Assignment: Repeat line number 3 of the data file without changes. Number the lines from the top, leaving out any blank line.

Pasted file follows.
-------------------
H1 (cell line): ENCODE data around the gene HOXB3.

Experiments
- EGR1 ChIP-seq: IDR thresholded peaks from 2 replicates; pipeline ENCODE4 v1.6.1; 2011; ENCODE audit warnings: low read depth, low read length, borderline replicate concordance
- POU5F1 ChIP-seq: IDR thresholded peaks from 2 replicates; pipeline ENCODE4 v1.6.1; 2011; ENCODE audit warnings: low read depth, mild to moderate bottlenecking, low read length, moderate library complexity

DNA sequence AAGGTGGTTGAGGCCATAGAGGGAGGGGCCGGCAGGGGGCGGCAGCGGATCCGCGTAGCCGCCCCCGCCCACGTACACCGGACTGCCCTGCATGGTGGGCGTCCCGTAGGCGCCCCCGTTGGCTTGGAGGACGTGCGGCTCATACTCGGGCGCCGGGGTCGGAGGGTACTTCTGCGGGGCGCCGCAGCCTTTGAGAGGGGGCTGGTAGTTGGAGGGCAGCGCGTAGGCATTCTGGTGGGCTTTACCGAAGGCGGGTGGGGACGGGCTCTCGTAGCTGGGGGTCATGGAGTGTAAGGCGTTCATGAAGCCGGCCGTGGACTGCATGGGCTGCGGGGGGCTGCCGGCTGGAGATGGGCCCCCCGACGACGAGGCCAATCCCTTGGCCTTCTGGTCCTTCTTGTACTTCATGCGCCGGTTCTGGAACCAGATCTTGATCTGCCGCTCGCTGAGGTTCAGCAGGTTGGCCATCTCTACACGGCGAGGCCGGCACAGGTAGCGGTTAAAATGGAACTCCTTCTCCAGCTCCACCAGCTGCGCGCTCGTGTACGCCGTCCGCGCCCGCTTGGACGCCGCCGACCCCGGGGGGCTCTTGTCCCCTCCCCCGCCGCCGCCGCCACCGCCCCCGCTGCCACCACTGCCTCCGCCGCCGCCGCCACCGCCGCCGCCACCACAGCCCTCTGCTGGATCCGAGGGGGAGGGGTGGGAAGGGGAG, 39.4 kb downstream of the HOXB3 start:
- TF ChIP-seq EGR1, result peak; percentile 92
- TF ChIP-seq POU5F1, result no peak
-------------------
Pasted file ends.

- EGR1 ChIP-seq: IDR thresholded peaks from 2 replicates; pipeline ENCODE4 v1.6.1; 2011; ENCODE audit warnings: low read depth, low read length, borderline replicate concordance